Thursday, Sensei had asked me if I was up to date on the new yonkyu requirements. I was not, so I made it a point to have one technique request at the ready. However, other folks spoke up before I did, so I didn't get to ask. Still, one of the techniques requested wa
Yatta! Two keiko in two weeks! I'm a training machine! Watch out! But seriously though...
it's nice to not have a month or more between practice. I'm still getting thoroughly exhausted after taking ukemi from Sensei, but I can feel slight progress.
Focal points from training:
Imagine being up to the solar plexus in water; everything above the water does very little and is relaxed, but everything below the water is generating drive.
Start from the core; the periphery adds to that.
Equal ki in the hands.
Receiving the torque/lock from the left wrist, try to spread it out through the body into the right flank.
Start correct (as much as possible), then add speed.
That last one was reinforced nicely while practicing ikkyo. I noticed I kept trying to pounce to make it work, but when I slowed down I was able to get a better feeling involved, which was immediately noticeable to my partner.
Last year feels like it was full of all kinds of things and I feel like, looking back, I'm staring at a cluttered room where I cannot see everything very clearly. Training was sporadic, but I'm accustomed to that by now and have come to terms with the fact that my initial goals had to change. I wanted to be one of those folks who trained as a very central part of their life, and in a very broad sense it has been, but the bottom line is that my mat time simply hasn't reflected the ideal. That said, last year I felt more connected to my training than the last several years preceding it. My "nightly practice" has actually been almost nightly, often for an hour or more at a time, and I've built a tanren uchi/makiwara thingy to help condition myself.
This year, the year of the horse, my plan is to ramp things up again and really push for my shodan. This means I must get organized and more formally study for the tests I'll need to take. The last time I tested was in late 1998 (I think), for my gokyu. Sensei says he thinks I'm approaching the level of shodan and it will just take consistent training to make it happen. I have never been one for ranks and feel too fallible to assume any position of authority compared to even newbies, except perhaps in the most superficial ways, but I want to take that first step and stop being so damned flakey.
Life's a real trip. It's interesting how one's path can meander into some interesting directions and while I have always valued the concep
Happiest of holidays to everyone! I love martial artists for their drive and passion; it's also what wears on me sometimes. Our strengths can be our weaknesses.
So, as I go into this new year I'm reminded of a lesson I regularly hear from my Sensei: the basic to Shinto is gratitude. I'm grateful for the many opportunities to learn; whether from the good things, the bad things, or even the ugly things...did anyone else hear that whistling sound? Anyway, what attracted me to Aikido is the concept of reconciliation...harmonization, if you will. On a personal level this means making my very different facets work in a more cohesive manner, both in terms of my mind and my body, which are themselves inextricably linked and continually influencing each other. This is "mind-body" as I understand it; the internals; that hidden portion of our training (intended or otherwise), the proportions of which shape every external manifestation in its own highly unique way.
Every day I struggle with different aspects of myself. When I was younger I was very good at finding indifference as a way of dealing with stresses. I could lock out my emotions and focus on the rational aspects of whatever it was I was facing. Over time though, I began to get the sense that I was becoming a rather cold person. I felt somewhat disconnected from the world around me and found that while I had a strong sense of dispassionate observation, it occasionally left me with a sense of being somewhat isolated from th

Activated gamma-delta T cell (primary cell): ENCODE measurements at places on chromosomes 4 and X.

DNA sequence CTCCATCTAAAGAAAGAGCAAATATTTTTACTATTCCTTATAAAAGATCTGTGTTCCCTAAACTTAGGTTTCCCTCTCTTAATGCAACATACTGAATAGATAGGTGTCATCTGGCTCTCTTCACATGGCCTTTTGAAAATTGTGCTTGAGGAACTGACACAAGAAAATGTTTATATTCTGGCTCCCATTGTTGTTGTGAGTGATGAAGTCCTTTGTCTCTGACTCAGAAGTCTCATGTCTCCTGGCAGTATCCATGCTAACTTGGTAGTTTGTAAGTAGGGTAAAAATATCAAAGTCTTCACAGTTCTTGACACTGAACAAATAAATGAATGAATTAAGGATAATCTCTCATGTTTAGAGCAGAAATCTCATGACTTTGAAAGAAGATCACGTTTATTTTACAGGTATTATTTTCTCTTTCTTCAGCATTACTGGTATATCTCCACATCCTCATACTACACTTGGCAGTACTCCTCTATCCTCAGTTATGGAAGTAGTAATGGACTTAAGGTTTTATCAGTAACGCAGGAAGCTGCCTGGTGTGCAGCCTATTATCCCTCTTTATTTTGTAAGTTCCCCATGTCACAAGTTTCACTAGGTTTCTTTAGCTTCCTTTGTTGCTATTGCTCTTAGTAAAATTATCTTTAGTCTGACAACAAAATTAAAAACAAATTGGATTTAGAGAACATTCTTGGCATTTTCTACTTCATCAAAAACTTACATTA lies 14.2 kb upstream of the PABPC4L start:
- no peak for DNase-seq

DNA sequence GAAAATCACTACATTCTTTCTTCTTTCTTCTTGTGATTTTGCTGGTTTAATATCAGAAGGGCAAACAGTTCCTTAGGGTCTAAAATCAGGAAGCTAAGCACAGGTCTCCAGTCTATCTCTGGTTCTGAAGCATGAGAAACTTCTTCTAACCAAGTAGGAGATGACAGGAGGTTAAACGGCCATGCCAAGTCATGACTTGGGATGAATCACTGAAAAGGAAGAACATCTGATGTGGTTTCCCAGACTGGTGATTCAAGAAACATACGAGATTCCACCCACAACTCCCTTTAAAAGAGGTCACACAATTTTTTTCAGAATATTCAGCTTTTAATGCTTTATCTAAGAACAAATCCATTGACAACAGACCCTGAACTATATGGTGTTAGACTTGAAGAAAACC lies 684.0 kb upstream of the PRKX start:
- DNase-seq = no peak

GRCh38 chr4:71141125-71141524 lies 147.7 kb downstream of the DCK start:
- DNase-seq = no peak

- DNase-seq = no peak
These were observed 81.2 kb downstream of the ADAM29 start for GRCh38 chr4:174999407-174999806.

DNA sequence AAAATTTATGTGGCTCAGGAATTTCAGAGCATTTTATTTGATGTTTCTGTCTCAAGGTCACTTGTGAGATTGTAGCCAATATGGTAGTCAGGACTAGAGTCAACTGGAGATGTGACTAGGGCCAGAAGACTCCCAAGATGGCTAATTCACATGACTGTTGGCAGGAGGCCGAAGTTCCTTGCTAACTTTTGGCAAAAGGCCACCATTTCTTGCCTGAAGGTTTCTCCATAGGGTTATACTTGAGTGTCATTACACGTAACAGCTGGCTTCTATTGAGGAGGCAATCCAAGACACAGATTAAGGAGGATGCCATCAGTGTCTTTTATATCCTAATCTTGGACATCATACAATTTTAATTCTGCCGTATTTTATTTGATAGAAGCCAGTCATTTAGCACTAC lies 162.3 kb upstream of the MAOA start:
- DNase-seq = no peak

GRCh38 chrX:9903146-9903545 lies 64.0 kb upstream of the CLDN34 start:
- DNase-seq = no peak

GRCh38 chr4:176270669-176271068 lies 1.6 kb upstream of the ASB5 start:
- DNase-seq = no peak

Reviewing the recent video of me taking jiyuwaza ukemi for Barrish Sensei, I've been trying to think about what's happening and why it seems like such a good practice to me (never mind the places that show specific mistakes). In the sense of opening up the body and having a fuller frame I think it can go pretty far. By exploring the meeting with and the nature of the connection with ( ) the expanding and contracting aspects of Sensei's structure, the mind/body dynamic familiarizes itself with things like ma'ai and establishing and reestablishing balance (which seems like it could be a kind of proto-kaeshi exercise in its own right), along with other ways the body gets in its own way.
At the moment of contact, invisible structural flaws can become a little more visible and adjustment is required to whatever extent it is possible, even if it seems at times impossible. At the slower speed of movement, I am able to perceive what's happening a little better and more quickly seek a better orientation of tension/posture; for me right now this tends to mean aligning the spine by sitting back more within my structure and relaxing where ever possible as much as possible.
Particularly as I get more and more tired, I as uke am simply trying to maintain structural integrity while maintaining positive pressure. I'm trying to keep my balance (gravitational and structural) as centered as I can perceive (looking inward while looking outward) while being twisted and stretched arou
Ahhh. Made it to keiko today. These last few weeks have been probably the most stressful and mentally challenging for me in some 14 years or so. I'm reminded of Chekhov's quote that any idiot can face a crisis; it's the day to day living that wears a person out...throw in some crises and suddenly things can seem bleak, to put it mildly. I was inclined to share details, initially, but I'm chosing to stick to my more comfortable mode and just give this gist instead. Suffice to say I've been feeling unraveled this last month or so and it's seemed to culminate these last few days. The part I'll share is that I've been missing keiko considerably, so it was good to address that issue directly.
It's been freezing, so the mats were hard, but considering all the stresses I've been feeling lately, they were a warm welcome. Apart from getting some jiyuwaza in with Sensei, I trained only with the newer students. It was mostly a case of happenstance (I turned and bowed to whoever was next to me), but when I have been missing keiko I do tend to feel self-conscious about training with the more advanced students, like I might be wasting their time. In retrospect, I don't think I should think this way. I may not be particularly good or caught up on the particulars, but I will learn quicker training with them. That said, I had a great time and feel like I got a lot out of training with the newer students like I did.
Sensei had us doing some different warm-ups than I remember: a slightly di